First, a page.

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What Is Mo Far Kor Actually And Why Do People Eat It When Feeling Nauseous?

No, it's not the guy's nose poop.

Cover image via Shopee & Greedy Piggy Wiggy

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If you grew up in Malaysia during the '90s or often experience travel sickness, chances are that you've tried this local snack

Known as Mo Far Kor or Jeruk Memasin, this black and white obituary-looking packet holds one of the tastiest 'cures' for colds and travel sickness.

Always feel like puking on planes, boats, or in cars? The acidity in this tidbit is a lifesaver to help relieve dizziness and nausea.

The best part is that it still exists today and can be found in many local sundry shops. But what is mo far kor exactly?

For starters, the founder of the snack is Cheong Chee Ming, who started the Cheong Chee Ming Industry in 1945, which deals with tropical fruits. This includes planting, transportation, and manufacturing of dried fruit products.

So in that case, mo far kor should be some kind of fruit, right? Although it's infamously known as the founder's tahi hidung (nose poop) because of how it looks and its salty taste, that's obviously just a rumour.

The packaging's ingredient description is pretty vague, stating that "it contains natural herbs and liquorice, which helps to soothe your throat and prevent bad breath."

According to Sinar, mo far kor, which means 'non-flowering fruit' in Cantonese, is made out of a fruit grown on the calabash tree. Contrary to its translation, however, the calabash tree produces purplish-white, tubular flowers.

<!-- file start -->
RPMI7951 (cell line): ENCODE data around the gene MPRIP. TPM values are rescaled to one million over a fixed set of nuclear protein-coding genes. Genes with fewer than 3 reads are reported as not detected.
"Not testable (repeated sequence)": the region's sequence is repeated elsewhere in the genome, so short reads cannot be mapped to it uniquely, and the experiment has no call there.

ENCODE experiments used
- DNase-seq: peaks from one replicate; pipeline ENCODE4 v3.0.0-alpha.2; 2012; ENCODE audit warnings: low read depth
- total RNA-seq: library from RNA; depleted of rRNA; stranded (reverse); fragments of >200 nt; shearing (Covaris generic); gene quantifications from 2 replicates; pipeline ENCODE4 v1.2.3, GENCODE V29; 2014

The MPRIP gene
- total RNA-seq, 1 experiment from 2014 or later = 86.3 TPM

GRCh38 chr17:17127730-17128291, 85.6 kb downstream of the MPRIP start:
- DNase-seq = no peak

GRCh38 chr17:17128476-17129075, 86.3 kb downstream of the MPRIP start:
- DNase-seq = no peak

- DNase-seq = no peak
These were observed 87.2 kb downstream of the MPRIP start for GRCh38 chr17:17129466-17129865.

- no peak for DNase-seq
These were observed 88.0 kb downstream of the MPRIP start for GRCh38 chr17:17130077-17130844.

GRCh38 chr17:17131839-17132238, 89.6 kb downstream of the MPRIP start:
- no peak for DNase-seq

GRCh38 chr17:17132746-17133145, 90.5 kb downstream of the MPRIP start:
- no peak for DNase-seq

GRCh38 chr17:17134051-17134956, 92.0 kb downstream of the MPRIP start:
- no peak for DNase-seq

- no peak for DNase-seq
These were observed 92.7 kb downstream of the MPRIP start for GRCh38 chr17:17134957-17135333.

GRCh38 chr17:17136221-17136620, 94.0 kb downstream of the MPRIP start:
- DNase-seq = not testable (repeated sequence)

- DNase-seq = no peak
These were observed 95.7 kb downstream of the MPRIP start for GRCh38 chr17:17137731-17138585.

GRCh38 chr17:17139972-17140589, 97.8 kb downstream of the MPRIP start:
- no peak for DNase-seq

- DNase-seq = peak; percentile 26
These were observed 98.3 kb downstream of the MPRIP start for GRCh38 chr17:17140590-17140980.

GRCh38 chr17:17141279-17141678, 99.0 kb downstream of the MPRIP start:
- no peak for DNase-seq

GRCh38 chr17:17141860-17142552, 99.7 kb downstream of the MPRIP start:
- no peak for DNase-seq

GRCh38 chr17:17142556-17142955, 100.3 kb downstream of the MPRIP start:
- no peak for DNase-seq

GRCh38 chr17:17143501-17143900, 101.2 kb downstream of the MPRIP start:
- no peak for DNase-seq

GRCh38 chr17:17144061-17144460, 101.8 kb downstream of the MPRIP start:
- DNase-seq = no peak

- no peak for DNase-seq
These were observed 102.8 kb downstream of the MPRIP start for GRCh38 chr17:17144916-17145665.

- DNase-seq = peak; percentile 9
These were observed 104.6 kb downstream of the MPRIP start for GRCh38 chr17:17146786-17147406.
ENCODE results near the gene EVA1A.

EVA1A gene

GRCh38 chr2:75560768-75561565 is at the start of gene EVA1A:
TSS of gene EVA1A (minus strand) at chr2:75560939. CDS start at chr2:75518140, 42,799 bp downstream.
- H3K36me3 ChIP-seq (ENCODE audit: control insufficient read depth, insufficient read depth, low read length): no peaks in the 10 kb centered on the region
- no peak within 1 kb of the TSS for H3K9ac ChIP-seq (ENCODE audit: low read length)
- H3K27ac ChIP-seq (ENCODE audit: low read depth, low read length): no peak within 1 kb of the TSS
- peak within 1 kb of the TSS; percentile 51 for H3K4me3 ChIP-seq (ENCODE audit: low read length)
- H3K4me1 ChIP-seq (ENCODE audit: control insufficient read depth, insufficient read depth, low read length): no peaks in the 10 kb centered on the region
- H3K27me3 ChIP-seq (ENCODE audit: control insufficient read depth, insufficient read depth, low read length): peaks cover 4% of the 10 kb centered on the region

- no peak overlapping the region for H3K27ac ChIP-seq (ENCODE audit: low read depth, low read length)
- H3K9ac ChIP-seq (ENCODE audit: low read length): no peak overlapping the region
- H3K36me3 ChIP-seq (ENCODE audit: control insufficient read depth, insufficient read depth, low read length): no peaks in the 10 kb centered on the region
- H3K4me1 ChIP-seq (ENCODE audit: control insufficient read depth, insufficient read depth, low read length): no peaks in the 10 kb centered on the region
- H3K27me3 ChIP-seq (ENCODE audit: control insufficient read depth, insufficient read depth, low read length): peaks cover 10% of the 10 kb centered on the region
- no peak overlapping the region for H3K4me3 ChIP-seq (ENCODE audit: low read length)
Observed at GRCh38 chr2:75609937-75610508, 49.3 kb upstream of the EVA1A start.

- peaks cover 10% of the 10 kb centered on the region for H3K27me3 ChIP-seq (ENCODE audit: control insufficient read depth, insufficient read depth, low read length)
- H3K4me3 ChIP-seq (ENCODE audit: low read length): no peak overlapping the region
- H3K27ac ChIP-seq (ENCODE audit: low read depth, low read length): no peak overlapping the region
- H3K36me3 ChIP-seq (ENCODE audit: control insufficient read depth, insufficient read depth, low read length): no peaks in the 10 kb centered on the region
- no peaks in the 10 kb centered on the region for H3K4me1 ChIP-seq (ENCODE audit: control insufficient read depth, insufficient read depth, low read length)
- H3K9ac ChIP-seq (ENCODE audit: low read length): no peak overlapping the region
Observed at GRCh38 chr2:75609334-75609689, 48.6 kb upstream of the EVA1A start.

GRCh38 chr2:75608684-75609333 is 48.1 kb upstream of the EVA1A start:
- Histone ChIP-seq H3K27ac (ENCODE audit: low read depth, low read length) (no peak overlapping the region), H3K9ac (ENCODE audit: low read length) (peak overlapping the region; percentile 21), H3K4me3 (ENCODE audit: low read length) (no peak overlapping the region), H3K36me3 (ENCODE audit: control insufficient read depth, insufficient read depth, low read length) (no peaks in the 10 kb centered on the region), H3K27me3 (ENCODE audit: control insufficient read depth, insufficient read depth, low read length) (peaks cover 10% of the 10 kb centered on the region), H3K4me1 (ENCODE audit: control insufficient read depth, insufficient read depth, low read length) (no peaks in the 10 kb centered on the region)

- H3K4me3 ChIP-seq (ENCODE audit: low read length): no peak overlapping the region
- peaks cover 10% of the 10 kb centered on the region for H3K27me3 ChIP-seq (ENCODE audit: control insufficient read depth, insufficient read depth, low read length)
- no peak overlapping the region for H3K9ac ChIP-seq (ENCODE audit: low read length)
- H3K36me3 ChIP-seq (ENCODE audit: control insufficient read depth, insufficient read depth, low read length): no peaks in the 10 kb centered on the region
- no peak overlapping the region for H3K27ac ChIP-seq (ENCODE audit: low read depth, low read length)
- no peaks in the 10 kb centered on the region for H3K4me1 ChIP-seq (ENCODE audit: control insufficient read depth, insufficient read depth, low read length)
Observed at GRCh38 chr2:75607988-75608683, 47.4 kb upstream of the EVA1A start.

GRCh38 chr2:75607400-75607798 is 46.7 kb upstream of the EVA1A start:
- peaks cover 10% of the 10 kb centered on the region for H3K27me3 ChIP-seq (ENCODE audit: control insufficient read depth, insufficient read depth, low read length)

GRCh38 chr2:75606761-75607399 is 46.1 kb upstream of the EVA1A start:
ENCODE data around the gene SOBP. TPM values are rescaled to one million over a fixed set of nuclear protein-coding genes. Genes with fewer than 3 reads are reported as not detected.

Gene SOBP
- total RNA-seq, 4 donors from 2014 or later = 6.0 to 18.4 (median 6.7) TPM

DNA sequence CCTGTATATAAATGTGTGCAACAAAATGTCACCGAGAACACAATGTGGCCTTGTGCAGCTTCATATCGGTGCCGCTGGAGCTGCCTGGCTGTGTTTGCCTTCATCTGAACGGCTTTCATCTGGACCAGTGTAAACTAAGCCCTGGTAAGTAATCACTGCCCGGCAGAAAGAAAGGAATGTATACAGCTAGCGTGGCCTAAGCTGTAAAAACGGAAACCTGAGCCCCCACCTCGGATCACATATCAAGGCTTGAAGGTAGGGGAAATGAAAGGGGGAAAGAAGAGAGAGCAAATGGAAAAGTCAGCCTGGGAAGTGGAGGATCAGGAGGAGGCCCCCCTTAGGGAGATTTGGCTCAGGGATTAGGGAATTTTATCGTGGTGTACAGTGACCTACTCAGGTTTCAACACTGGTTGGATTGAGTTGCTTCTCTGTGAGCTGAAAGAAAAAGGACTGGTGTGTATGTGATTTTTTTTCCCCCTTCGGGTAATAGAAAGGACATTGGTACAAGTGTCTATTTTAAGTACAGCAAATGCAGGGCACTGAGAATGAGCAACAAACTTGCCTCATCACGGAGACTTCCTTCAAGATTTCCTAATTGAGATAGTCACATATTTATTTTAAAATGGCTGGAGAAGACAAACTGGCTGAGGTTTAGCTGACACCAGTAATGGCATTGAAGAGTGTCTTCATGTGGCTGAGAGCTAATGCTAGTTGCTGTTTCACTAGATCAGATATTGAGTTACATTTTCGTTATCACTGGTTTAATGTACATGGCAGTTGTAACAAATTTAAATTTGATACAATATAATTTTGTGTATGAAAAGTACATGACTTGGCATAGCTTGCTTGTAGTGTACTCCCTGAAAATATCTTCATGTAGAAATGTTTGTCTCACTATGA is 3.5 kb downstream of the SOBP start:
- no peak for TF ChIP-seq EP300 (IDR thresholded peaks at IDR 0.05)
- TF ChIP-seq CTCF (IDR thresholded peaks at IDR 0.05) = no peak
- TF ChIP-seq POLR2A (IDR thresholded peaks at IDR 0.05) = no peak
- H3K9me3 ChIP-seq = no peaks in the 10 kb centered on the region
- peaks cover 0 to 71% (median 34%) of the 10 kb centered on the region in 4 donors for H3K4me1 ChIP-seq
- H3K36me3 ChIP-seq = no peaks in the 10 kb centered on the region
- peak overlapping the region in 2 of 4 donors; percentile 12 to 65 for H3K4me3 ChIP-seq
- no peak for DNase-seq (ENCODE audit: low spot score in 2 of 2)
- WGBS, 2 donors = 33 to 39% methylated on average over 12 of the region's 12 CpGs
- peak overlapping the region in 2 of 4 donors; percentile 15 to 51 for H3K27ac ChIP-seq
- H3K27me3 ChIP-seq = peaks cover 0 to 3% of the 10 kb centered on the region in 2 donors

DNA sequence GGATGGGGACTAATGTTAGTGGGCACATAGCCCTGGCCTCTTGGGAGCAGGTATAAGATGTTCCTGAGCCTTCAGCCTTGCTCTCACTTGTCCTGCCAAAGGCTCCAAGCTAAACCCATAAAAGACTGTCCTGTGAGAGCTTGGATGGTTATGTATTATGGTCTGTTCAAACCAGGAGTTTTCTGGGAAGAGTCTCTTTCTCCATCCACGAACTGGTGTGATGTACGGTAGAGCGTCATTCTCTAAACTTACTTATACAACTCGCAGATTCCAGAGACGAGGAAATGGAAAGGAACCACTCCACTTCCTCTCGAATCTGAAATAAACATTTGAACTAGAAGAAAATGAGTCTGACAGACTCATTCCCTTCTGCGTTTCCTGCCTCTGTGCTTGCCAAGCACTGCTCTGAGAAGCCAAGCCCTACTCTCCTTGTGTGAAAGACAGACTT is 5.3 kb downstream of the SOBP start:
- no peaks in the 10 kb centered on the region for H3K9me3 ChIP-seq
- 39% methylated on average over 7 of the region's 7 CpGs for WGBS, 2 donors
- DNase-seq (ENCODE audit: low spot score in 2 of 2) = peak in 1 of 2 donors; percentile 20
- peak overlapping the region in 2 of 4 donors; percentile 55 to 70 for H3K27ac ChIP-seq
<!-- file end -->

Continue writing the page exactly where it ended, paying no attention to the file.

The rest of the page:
The calabash tree is found mainly in the Caribbean, parts of Africa, as well as Central and South America.

Image via Urban Tropicals

The calabash fruit has a green hard shell on the outside with a white, spongey pulp (kind of like mushrooms) and edible black seeds inside

It's said to have a slightly sour and bitter taste with very little flavour. And it is traditionally used for medicines.

According to this article translation, mo far kor is instead referred to as dried figs.

On a different mo far kor brand, the ingredients listed are also figs, papaya, sugar, salt, citric acid, and permitted preservatives.

Image via Sinar

So essentially, the tasty snack we know and love today is made with some type of dried fruit (be it calabash or dried fig), sugar, salt, and herbs. 

Speaking of traditional remedies, did you grow up on any of these?

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